Cherry Creek plans July graduations, braces for fall changes

Alternating in-person, at-home days possible, superintendent says

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Most families across metro Denver won’t be able to cram into arenas to watch their high school students walk across the stage this year, but Cherry Creek School District hopes the rite of passage still will proceed — just without the crowds.

The district was “trying to find a way, if at all possible, for kids to bring mom or dad or someone important to them,” Superintendent Scott Siegfried told Colorado Community Media. But “it’s not going to work.”

Without a way to thread the needle to satisfy social distancing guidelines, the district now is planning for in-person, live-streamed graduations at the Stutler Bowl, Cherry Creek High School’s stadium, in the last week in July.

“We are in close communication with Tri-County Health Department and will follow all guidelines and restrictions that are in place,” said Abbe Smith, district spokeswoman.

Changes for fall

When the fall semester arrives, depending on the severity of COVID-19’s spread, students in the district could be on an alternating in-person, at-home schedule — an “A day, B day” system, Siegfried said.

“My greatest hope is that school can open as normal next year, but hope is not a strategy,” said Siegfried, adding that the district is planning for different approaches.

Half of students would come to school one day, then work on material at home them the next day, Siegfried said. Alternatively, splitting each day in half would require cleaning buses midday, and that isn’t as feasible, he added.

But the district plans to be ready to switch to online learning at any time if holding in-person classes becomes too dangerous. The roughly 7,000 laptops it provided this spring to families in need will stay with those families over the summer, ready to be used in fall.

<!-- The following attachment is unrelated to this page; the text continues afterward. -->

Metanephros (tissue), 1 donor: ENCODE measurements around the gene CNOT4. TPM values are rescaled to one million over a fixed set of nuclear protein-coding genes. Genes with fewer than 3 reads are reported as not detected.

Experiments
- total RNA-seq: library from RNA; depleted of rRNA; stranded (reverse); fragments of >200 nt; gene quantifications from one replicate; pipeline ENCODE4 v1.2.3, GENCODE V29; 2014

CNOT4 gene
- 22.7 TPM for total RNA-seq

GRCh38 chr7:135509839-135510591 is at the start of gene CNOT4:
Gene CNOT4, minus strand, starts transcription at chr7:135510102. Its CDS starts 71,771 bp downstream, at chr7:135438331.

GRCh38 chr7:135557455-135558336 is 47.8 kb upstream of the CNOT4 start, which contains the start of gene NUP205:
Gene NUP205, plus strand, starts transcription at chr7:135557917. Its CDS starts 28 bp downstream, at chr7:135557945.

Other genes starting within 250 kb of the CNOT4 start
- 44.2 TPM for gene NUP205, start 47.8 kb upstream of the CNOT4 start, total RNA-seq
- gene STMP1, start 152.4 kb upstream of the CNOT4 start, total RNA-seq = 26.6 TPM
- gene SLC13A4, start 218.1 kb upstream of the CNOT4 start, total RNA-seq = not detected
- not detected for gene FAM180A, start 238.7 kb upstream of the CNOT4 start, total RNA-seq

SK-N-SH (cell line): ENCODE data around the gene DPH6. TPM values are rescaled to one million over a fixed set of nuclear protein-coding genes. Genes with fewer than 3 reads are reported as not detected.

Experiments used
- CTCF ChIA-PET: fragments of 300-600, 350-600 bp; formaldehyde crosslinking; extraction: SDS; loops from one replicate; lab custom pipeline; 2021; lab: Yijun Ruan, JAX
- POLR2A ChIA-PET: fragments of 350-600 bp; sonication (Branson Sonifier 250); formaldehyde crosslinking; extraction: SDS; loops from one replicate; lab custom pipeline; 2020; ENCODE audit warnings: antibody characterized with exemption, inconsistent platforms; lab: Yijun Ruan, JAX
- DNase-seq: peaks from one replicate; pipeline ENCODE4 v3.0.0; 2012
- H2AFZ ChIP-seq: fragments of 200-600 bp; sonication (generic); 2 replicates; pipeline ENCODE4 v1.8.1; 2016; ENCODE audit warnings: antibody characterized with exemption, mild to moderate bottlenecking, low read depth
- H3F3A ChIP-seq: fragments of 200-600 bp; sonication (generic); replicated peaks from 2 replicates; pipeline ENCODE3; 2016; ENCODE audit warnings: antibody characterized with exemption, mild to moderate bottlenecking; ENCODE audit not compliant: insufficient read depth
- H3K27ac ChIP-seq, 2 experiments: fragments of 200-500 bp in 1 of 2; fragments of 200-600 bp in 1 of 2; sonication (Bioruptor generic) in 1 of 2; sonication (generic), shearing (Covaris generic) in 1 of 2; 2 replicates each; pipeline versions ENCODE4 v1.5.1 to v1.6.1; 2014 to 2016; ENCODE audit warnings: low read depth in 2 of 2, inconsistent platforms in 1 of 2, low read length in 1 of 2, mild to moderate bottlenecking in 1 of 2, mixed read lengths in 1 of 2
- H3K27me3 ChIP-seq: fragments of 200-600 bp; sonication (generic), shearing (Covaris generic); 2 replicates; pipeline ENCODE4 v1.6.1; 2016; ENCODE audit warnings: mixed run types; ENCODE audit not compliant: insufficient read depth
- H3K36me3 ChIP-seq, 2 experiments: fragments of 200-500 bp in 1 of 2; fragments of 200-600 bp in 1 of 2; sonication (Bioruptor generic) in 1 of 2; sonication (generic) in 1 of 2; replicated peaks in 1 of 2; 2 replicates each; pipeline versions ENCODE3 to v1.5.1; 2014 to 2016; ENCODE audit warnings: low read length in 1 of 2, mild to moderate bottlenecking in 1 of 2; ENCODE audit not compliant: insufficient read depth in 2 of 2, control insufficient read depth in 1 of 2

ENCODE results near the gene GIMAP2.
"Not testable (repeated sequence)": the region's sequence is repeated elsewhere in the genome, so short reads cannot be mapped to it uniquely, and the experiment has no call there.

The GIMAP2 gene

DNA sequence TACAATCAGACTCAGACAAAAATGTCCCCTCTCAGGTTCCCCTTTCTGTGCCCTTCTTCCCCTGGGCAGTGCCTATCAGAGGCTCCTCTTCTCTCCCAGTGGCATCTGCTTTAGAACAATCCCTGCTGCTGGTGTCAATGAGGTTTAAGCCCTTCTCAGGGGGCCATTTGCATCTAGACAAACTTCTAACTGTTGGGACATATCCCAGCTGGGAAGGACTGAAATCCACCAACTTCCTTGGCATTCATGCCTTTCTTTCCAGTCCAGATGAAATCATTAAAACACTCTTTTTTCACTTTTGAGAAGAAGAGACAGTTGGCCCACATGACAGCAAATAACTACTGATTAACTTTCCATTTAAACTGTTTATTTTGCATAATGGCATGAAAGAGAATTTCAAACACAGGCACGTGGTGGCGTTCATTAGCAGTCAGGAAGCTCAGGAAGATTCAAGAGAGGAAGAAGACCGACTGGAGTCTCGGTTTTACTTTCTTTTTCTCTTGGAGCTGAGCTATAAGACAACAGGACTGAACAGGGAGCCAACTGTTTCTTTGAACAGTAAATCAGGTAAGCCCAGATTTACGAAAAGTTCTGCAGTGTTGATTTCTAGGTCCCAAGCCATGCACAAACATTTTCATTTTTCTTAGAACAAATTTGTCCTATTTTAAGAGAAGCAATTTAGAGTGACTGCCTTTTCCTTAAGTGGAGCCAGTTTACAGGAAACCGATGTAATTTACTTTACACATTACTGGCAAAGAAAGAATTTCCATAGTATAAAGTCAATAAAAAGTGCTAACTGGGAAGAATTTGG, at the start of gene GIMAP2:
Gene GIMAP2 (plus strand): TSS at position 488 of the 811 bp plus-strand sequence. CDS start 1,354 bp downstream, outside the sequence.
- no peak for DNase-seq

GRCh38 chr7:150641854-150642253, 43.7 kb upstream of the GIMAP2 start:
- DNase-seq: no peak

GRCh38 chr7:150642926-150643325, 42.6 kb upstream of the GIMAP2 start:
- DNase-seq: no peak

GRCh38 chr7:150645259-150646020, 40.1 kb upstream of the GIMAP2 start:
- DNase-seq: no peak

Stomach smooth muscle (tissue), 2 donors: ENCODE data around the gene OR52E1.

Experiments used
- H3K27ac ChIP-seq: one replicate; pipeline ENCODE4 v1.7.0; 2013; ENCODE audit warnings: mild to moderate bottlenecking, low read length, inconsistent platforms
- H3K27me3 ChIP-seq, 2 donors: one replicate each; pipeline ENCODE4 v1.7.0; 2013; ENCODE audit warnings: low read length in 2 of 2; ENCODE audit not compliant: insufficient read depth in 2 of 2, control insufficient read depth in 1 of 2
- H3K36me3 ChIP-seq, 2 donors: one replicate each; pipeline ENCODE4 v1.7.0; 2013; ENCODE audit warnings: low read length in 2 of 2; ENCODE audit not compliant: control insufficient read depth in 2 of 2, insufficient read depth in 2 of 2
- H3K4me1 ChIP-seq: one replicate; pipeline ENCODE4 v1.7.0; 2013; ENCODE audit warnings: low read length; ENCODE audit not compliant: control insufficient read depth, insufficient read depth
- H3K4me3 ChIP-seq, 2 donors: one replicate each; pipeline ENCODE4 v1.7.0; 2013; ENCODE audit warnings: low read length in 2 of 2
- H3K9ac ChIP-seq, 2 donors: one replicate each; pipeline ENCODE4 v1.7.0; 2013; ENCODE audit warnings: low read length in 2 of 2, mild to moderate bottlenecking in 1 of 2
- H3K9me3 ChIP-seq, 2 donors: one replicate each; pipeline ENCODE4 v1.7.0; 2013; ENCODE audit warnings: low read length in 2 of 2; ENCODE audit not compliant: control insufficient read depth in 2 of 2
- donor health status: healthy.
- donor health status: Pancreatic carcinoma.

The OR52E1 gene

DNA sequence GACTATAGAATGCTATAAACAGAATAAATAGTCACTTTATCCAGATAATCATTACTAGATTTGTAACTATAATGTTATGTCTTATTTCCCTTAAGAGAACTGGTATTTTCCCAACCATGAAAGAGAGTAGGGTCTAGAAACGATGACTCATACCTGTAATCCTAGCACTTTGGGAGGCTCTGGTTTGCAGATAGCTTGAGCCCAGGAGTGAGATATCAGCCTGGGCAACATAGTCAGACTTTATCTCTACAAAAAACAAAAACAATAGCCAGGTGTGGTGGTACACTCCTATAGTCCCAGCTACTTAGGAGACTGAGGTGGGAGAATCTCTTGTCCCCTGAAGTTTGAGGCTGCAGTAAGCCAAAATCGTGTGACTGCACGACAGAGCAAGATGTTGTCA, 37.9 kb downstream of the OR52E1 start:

And if state or local officials decide in-person classes can’t resume until January, the district is prepared for online-only learning to last until then, Siegfried said.

“That’s why we will have significant professional development (training) for our teachers” this summer, Siegfried added. The district will offer training over the summer for students and parents to ensure everyone understands how to use the online platforms.

In the past couple months, the district learned it should limit the number of platforms to simplify the system for parents and teachers, according to Siegfried.

How class will work

This spring, the district’s online learning focused on “asynchronous learning” — meaning teachers uploaded lessons and assignments, and made themselves available to students or parents throughout the week, according to Smith. Students didn’t all have to engage the content at the same time.

The district now is planning for “synchronous learning” — teachers leading lessons online that engage the whole class at the same time, for example.

Grading requirements also will change. Grading during spring’s online learning was intended to support students rather than negatively impact their overall grades, according to Smith. In the fall, students will be “held accountable” for their work in the fall and will receive grades, Smith said.

New online option

The district already was planning to expand Cherry Creek Elevation — the district’s first-ever online school, which opened at the start of the 2019 school year with an anticipated 800 to 1,000 students enrolled — to include middle school students before the pandemic began. Currently, it offers a full-time pathway to a high school diploma as well as a part-time program for students who primarily attend traditional high schools.

The district will “open Elevation Online Middle School for families that want a different school as we enter next year,” Siegfried said in a May 15 video message to the district community.

The online middle and high school will serve as an option for students who learn best in an online environment or for students whose parents prefer not to send their child to school for health reasons, Smith said.

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